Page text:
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conscience operate on his mind ? I was began to sink; I struggled hard to keep confused with my thoughts, for I knew up, but the tempest subsided, and I was not what to think ; I passed the time in no longer born up by the force of the gloomy and painful meditation, and waves. I descended—they were the most was glad when evening came, that I horrible moments of my life I gasped might retire to my place of repose. for breath, but my mouth and throat

I was awakened by the sound of men were instantly filled with water, and trampling over my head, the stretching the passage totally obstructed ; the air and creaking of cordage, the dashing confined in my lungs endeavoured in of waves, and the violent and repeated vain to force an outlet; I felt a tightness motions of the vessel. The wind, which at the inside of my ears, and the exterhad been remarkably still the preceding nal pressure of the water on all sides day, was blowing with the utmost vio- of my body was very painful, and my lence, and roared amongst the sails and eyes felt as if a cord was tied tightly rigging of the ship as if it would split round my brows. At last by a dreadthem to shivers. It would be uselessful convulsion of my whole body the to attempt to describe what has so often air was expelled through my windpipe, been described far better than I am able and forced its way through the water to do. I was filled with the most dark with a gargling sound—again the same and melancholy ideas I paced about sensations recurred and again the the cabin in a state of feverish anxiety, same convulsion. Then I cursed the but yet I knew not why I felt so. It hour when I had obtained the fatal was not the storm, for my existence was possession which hindered me from pebeyond the power of the ocean to de- rishing, ardently did I long for death stroy. The tempest raged with una to free me from the sufferings which I bating fury during the whole night. endured. In a short time I was exAt length a plank of the ship started hausted, the convulsions became more and she rapidly filled with water. The frequent but less powerful, and I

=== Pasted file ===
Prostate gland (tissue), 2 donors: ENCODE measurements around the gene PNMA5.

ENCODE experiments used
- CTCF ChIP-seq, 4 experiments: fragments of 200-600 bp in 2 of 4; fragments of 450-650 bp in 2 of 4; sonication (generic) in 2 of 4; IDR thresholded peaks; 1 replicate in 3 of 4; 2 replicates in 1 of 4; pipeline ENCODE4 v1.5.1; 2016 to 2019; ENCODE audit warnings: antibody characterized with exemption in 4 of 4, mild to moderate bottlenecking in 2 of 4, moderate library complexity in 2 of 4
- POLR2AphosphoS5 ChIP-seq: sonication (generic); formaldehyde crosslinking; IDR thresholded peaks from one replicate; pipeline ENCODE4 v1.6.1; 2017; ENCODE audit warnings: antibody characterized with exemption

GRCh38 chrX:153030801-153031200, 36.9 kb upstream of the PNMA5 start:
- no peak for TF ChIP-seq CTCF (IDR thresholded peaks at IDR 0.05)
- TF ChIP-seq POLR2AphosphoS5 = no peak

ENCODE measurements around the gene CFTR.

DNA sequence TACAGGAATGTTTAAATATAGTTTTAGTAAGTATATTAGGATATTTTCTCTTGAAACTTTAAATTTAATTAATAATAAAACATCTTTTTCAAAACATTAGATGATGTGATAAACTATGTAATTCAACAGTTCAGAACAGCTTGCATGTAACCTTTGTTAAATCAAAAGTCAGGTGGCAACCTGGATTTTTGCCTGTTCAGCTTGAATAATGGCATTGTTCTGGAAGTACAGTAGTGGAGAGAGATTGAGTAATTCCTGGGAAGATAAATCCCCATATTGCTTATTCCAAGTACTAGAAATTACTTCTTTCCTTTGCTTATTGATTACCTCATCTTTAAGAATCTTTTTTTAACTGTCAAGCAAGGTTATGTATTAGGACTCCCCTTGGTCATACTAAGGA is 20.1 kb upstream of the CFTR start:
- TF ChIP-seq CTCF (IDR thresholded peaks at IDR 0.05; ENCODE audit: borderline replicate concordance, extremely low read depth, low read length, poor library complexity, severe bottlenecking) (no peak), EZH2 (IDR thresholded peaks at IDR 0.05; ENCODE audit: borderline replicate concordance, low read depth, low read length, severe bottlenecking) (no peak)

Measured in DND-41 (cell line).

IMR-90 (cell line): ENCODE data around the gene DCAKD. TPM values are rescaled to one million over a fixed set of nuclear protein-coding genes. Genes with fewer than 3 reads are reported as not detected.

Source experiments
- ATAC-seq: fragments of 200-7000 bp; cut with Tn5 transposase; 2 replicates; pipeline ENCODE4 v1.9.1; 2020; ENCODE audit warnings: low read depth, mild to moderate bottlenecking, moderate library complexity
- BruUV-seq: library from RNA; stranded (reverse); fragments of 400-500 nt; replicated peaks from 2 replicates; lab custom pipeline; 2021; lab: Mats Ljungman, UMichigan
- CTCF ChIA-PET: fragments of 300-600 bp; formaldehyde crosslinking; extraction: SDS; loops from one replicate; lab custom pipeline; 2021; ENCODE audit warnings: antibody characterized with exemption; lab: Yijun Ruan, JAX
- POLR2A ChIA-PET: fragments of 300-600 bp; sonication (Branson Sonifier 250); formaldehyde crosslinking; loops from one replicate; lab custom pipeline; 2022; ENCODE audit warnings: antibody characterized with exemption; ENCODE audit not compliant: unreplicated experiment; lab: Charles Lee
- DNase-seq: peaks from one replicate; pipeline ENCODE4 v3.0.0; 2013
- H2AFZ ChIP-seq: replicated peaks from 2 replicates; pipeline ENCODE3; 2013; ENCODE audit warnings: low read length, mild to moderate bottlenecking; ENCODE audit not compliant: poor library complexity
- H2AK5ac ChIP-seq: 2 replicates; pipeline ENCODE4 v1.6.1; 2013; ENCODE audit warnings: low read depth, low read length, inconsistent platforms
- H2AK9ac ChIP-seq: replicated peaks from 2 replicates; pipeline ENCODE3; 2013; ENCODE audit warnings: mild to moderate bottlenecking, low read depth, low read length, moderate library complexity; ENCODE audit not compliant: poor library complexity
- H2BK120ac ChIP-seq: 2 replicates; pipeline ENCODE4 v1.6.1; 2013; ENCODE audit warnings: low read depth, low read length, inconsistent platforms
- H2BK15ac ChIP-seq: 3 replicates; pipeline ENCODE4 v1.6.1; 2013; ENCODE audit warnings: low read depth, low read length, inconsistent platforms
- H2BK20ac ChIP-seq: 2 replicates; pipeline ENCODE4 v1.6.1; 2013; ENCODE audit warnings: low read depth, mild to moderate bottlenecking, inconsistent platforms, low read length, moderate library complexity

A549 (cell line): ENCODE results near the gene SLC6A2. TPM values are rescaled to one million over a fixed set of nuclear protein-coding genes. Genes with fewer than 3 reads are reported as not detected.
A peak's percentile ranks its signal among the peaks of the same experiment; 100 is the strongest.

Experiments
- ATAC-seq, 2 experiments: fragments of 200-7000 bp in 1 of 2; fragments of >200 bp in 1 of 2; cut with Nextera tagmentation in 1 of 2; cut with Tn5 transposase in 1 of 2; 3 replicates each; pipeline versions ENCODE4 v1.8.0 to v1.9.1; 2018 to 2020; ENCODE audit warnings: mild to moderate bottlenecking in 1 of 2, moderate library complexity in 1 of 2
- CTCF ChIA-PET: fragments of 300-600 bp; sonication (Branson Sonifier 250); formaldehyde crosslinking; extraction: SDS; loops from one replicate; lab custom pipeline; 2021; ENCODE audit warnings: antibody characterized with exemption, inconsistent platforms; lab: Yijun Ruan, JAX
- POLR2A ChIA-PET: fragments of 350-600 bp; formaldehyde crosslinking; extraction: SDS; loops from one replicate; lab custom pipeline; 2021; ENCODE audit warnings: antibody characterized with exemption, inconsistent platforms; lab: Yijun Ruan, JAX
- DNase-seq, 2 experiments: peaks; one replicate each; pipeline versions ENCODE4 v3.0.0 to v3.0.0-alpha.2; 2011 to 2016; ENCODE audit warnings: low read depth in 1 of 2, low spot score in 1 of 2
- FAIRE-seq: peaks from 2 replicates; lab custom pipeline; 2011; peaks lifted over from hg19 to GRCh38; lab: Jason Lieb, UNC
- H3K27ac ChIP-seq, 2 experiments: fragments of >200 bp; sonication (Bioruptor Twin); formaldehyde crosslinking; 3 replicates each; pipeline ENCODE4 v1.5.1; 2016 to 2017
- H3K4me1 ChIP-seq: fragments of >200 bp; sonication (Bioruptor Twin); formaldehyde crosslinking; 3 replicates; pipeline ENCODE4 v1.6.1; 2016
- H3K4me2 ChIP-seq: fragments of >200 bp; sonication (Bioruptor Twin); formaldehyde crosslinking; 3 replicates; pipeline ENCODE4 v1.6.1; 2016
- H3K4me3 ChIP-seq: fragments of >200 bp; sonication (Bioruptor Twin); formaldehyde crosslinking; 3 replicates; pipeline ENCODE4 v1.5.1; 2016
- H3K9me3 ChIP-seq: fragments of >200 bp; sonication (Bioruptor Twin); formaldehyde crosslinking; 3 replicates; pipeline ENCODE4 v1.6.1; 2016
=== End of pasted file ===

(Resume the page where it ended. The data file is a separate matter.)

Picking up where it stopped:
graboats were got out, and the crew and dually lost all sense and feeling. passengers hastily endeavoured to get How long I continued in this state into them. The boats were not large buried in the sea, I know not, but when enough to contain the whole number, I recovered my recollection, I found and a dreadful struggle took place, but myself lying on a rock that jutted out it was soon terminated by those in the into the sea. I got up, but could boats cutting the ropes, fearful of pe- scarcely stand, so great was my weakrishing if more were added to their ness; I soon, however, regained my numbers. Just as the boats were cut faculties, and my first object was to asfrom the vessel I saw my hated foe certain where I was, I examined the spring out of the ship, he was too late, spot-it was desolate and barren, but it and was whelmed in the ocean. I seemed to be of considerable extent-I thought my hopes of vengeance would wandered about till hunger reminded now be entirely frustrated. I sprung me that I must look for food. A few after him, I fell so near him that I shell fish which I picked up on the shore caught hold of him. He grasped me